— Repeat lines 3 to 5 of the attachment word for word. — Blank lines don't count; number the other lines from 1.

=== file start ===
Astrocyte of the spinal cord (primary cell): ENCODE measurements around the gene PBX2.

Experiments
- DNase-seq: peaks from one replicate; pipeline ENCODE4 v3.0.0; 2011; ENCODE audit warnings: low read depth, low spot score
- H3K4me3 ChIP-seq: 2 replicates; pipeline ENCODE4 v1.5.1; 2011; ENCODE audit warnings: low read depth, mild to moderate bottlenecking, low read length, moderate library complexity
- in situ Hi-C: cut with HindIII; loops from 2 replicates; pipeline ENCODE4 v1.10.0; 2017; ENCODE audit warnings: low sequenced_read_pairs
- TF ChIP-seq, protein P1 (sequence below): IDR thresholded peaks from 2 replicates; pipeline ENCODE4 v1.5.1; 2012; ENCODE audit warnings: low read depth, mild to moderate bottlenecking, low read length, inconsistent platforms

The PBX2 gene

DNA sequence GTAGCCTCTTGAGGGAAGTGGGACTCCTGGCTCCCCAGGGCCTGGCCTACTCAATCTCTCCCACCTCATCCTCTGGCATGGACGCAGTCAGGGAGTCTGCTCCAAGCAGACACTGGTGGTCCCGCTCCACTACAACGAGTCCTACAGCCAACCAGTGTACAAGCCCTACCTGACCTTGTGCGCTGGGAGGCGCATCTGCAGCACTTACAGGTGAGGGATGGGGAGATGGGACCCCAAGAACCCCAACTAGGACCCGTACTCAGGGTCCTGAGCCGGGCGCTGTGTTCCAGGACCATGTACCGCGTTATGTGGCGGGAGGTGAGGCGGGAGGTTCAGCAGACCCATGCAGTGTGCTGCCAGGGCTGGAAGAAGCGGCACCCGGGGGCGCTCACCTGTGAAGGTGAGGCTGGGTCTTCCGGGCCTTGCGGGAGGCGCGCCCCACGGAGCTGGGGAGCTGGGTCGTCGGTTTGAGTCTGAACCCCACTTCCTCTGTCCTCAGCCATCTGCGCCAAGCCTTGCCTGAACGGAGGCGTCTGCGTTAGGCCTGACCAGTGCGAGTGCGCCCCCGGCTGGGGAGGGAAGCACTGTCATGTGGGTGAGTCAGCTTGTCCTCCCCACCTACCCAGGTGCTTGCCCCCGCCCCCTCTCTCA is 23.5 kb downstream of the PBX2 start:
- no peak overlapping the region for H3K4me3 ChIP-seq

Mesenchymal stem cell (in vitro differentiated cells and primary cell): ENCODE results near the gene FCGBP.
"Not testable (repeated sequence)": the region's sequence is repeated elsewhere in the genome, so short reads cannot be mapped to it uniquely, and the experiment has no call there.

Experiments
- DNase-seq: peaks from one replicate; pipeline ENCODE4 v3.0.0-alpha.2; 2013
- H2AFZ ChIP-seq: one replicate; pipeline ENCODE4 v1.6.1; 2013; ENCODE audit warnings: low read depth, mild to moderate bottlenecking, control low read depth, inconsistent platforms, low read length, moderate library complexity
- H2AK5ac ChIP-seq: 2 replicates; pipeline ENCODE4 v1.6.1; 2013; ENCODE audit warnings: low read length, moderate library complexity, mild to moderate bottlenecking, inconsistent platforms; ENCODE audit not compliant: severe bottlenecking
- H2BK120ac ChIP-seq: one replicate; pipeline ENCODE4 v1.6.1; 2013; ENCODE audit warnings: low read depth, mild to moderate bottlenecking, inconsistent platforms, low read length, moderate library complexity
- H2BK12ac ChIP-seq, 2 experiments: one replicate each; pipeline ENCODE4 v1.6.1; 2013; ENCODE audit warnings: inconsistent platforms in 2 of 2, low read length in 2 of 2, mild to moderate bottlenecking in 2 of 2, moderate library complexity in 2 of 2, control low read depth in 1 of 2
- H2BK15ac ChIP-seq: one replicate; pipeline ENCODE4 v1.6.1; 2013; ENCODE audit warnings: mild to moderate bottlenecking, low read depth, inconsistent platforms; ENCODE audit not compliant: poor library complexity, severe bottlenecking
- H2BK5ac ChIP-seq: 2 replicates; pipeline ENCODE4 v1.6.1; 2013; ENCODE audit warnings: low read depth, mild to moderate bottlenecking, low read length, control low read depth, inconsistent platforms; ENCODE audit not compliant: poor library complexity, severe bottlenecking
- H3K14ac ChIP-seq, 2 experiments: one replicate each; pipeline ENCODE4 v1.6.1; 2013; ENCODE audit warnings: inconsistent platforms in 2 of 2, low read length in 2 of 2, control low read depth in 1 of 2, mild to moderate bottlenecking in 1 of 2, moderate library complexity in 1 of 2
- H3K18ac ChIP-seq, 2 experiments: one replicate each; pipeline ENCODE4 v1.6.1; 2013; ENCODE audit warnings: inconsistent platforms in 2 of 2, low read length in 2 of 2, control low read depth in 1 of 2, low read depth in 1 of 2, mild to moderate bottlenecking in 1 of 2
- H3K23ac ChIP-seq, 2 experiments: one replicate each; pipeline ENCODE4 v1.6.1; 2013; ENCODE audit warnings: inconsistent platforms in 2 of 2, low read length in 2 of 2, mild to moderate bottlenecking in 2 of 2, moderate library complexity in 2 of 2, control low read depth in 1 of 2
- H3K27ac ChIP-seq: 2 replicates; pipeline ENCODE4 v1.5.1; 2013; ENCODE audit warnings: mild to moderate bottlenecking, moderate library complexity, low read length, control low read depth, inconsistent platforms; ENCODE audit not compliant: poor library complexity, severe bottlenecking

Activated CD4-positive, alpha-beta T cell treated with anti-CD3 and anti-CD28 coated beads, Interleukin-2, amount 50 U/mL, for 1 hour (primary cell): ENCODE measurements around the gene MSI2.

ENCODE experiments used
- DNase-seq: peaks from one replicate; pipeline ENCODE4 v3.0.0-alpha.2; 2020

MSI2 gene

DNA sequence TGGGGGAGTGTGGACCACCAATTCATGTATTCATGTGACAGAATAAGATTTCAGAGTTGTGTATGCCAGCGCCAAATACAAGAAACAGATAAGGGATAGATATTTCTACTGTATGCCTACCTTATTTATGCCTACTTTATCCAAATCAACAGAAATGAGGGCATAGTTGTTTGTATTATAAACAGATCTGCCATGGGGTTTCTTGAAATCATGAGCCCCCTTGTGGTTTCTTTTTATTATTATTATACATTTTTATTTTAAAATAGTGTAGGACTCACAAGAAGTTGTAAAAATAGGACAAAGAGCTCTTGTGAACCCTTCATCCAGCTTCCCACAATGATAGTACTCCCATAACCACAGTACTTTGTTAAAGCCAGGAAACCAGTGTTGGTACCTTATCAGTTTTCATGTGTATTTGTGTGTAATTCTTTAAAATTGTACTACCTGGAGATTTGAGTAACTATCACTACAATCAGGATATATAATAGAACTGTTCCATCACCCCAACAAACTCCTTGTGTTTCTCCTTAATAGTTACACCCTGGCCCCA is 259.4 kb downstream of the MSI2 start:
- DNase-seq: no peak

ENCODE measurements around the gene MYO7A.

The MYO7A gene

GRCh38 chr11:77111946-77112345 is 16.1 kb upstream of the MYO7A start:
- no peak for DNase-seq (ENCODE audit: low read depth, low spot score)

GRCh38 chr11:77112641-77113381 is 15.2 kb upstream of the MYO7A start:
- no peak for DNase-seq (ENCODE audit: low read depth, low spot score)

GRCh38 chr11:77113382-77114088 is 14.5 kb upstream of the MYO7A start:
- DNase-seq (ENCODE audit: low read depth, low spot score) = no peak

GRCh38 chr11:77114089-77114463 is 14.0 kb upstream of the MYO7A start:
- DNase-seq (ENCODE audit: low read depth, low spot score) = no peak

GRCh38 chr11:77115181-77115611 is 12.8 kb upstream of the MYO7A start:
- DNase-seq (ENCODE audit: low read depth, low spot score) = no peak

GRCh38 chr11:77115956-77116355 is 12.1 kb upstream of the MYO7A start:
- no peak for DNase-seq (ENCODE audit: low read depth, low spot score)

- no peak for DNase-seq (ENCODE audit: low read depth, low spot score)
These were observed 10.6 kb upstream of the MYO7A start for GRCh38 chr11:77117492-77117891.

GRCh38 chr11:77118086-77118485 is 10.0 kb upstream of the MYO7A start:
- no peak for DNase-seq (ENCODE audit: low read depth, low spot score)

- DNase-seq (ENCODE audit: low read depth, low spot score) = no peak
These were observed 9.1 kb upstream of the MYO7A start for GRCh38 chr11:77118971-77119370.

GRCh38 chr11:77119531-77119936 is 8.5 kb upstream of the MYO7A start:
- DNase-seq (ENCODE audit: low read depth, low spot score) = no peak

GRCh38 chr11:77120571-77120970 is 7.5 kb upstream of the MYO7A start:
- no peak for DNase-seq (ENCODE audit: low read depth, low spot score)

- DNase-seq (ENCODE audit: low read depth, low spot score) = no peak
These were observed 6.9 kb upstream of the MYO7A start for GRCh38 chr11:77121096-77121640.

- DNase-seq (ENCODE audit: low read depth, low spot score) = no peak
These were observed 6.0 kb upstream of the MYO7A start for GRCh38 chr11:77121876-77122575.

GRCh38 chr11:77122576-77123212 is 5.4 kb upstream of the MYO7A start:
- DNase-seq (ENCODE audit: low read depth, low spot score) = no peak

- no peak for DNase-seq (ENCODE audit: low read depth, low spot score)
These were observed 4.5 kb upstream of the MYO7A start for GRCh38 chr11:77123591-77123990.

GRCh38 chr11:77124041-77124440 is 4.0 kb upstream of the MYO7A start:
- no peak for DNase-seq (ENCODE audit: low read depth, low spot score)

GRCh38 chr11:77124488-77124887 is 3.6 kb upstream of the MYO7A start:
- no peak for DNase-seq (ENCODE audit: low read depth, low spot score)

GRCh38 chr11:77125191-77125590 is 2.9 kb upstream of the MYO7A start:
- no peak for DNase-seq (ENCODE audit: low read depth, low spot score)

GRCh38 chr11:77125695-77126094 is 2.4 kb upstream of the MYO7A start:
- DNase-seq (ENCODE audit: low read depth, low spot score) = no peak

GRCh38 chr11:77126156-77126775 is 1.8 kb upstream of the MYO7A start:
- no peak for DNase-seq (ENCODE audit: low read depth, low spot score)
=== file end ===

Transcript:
- DNase-seq: peaks from one replicate; pipeline ENCODE4 v3.0.0; 2011; ENCODE audit warnings: low read depth, low spot score
- H3K4me3 ChIP-seq: 2 replicates; pipeline ENCODE4 v1.5.1; 2011; ENCODE audit warnings: low read depth, mild to moderate bottlenecking, low read length, moderate library complexity
- in situ Hi-C: cut with HindIII; loops from 2 replicates; pipeline ENCODE4 v1.10.0; 2017; ENCODE audit warnings: low sequenced_read_pairs